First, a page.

The music, which was written by Hamilton creator Lin-Manuel Miranda, is mostly solid. The opening song is a catchy and beautiful chorus that sets the bar high but by the end some songs, like one performed by a giant hording crab (Jemaine Clement), are a bit forgettable. Nevertheless, the movie makes up for any lagging music or cliche story elements with dazzling animation and captivating visuals that perfectly capture the unique world and rich culture of Polynesia.

But what makes Moana the most unique are its endearing characters each with amiable flaws that allow for growth and great chemistry. Carried by strong voice acting and a fun story filled with humor and adventure, Disney has once again created another classic. It’s been a strong year for animated family films, maybe the strongest ever, and Moana manages to put itself on par with the best of the best.

FINAL GRADE: A

Central Intelligence (Full Review)

Kevin Hart has made some great movies. Unfortunately, all of those were stand-up comedy specials. As for his movies where there is actually supposed to be plot and character development, he hasn’t quite figured that out yet. He played the supporting character well in movies like Think Like a Man and About Last Night, but movies like Get Hard and those God awful Ride Along movies have hardly established America’s top comedian as a home run leading man. Finding effective chemistry with his co-star has been one glaring issue, and luckily for him, he has the charismatic Dwayne Johnson to help him out with his latest film.

CentralIntelligencePosterCentral Intelligence stars Hart as a former high school golden boy turned middle aged accountant. Despite marrying his high school sweetheart (Danielle Nicolet), Hart feels like an underachiever stuck at a dead end job. That is until he is contacted by former classmate Robbie Weirdicht. Now a fugitive CIA agent going by the name Bob Stone (Johnson), “Fat Robby” has transformed from tormented, overweight geek into… well… The Rock. And after reuniting over drinks, Hart’s Calvin Joyner gets roped into Stone’s mission to clear his name with the CIA and foil a secret terrorist transaction.

The most important thing in a comedy is to be funny. The biggest reason Hart’s movies have mostly fallen flat is because they simply aren’t funny enough outside of the brief moments in their respective trailers. From Calvin’s first interaction with his annoying coworkers, it’s clear that this movie has a much better set of writers than any of Hart’s other films. The jokes come relentlessly and for the first time in a Kevin Hart led movie, I found myself crying laughing more than once.

Much of the comedy is due in large part to the chemistry between Hart and Johnson. Atrocious chemistry between Hart and Ice Cube weighs down the Ride Along movies, but here it seems like a match made in comedic heaven. The Rock’s dinky, tough guy routine plays well with Hart’s manic everyman and the two are able to provide a perfect comedic balance to drive the story through its more ludicrous and hokey moments.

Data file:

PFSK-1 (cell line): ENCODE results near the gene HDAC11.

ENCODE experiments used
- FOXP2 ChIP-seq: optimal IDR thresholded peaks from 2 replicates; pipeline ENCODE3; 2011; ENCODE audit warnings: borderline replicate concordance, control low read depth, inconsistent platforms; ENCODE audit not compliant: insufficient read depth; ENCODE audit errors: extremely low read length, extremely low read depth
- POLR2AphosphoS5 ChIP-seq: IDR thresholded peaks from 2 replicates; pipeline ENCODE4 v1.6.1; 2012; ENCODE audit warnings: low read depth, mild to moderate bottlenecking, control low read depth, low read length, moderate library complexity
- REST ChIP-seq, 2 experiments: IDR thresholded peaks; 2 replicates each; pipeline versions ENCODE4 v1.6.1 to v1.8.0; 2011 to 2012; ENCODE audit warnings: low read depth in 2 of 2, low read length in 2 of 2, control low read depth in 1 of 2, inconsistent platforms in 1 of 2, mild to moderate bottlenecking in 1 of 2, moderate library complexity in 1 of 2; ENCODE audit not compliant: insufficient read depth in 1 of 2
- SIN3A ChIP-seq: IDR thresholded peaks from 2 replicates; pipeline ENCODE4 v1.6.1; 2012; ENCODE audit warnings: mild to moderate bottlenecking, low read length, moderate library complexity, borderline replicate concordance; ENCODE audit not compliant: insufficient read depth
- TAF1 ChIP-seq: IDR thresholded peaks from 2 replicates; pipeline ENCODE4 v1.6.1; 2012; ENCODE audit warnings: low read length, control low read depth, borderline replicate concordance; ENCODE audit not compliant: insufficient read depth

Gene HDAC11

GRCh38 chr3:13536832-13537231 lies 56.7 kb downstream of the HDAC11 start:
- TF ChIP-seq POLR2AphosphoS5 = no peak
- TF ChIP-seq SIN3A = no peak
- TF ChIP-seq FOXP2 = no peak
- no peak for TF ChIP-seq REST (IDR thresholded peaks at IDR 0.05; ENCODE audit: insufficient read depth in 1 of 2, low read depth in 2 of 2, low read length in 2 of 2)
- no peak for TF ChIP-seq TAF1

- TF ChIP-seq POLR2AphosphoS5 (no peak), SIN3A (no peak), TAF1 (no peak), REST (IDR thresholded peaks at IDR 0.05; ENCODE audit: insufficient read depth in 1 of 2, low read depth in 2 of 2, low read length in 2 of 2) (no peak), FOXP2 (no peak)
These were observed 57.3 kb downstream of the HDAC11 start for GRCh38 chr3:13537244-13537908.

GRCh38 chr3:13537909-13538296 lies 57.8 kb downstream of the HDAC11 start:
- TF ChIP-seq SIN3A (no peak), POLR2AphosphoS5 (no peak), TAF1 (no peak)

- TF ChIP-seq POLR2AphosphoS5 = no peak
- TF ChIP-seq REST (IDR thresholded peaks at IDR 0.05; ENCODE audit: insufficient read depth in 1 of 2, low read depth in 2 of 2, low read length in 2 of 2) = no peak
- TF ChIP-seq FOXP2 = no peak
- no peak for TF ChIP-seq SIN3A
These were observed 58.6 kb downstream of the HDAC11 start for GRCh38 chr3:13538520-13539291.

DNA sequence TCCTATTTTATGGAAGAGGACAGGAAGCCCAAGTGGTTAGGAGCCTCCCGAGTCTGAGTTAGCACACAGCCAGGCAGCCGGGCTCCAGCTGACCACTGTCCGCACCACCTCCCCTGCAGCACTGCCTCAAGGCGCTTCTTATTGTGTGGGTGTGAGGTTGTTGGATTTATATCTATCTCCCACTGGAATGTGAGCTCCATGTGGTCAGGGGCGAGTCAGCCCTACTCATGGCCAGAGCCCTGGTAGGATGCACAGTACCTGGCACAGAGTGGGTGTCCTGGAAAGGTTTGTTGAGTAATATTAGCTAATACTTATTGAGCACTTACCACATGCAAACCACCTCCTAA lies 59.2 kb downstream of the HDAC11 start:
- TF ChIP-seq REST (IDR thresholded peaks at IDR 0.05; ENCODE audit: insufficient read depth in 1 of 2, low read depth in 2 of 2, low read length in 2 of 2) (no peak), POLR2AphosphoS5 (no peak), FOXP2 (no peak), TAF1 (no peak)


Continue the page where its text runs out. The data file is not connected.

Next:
The plot isn’t too shabby either. Aside from fleshing out the two main characters, Central Intelligence also delivers enough twists and turns to its action film elements to keep you from being bored. Throw in some unadvertised, but welcomed cameos and Central Intelligence feels like the comedy we’ve been waiting for from Kevin Hart. It seems all he really needed was a worthy co-star.

FINAL GRADE: B+

The Rock’s Hercules (A review of the movie you chose Lucy over)

I’m not a huge fan of swords and sandals epics. In fact, I think the market is over-saturated with them as much as it is with vampires. 300: Rise of an Empire was fairly decent, albeit unnecessary, but after the travesties of Wrath of the Titans, Pompeii and that last Hercules movie no one saw, I just didn’t have too much interest in seeing The Rock fight a bunch of CGI monsters for an hour and a half. Good thing this Hercules wasn’t that kind of movie at all.hercules-movie-2014-poster-570x846

Unlike most movies about Greek Gods, this movie seeks to debunk the old legends and tell a more realistic tale. Instead of being the demi-God son of Zeus, Hercules is nothing more than a really, really, really strong soldier-for-hire who was raised not knowing his father. And his most epic quests vs. those mythological beasts? They are merely fabrications of missions he successfully accomplished with the aid of his trusted team of mercenaries (Rufus Sewell, Ian McShane, Ingrid Berdal, Aksel Hennie) and his storytelling nephew (Reece Ritche). But even though he is not laced with Godlike powers, this Hercules is nothing less of a hero.

This was admittedly a lesson for me in not judging a book by its cover. Don’t get me wrong, The Rock (calling him Dwayne Johnson is like referring to Bow Wow as Shad Moss) is still a mediocre actor and the script is stuffed with action film clichés. But the movie has enough likeable characters (Ian McShane’s fortune telling sage is my particular favorite) to keep it light hearted summer fun and the plot contains enough twists to keep it from being mundane. Even the action sequences, while not remotely as eye popping as those in 300, are nevertheless done with a realistic flare that makes them entertaining. Before this weekend, I would’ve definitely told you to see Scarlett Johansson in a “mental thriller” over The Rock as Hercules. Never would’ve thought I would be horribly wrong.

FINAL GRADE: B, Not a must see, but time well spent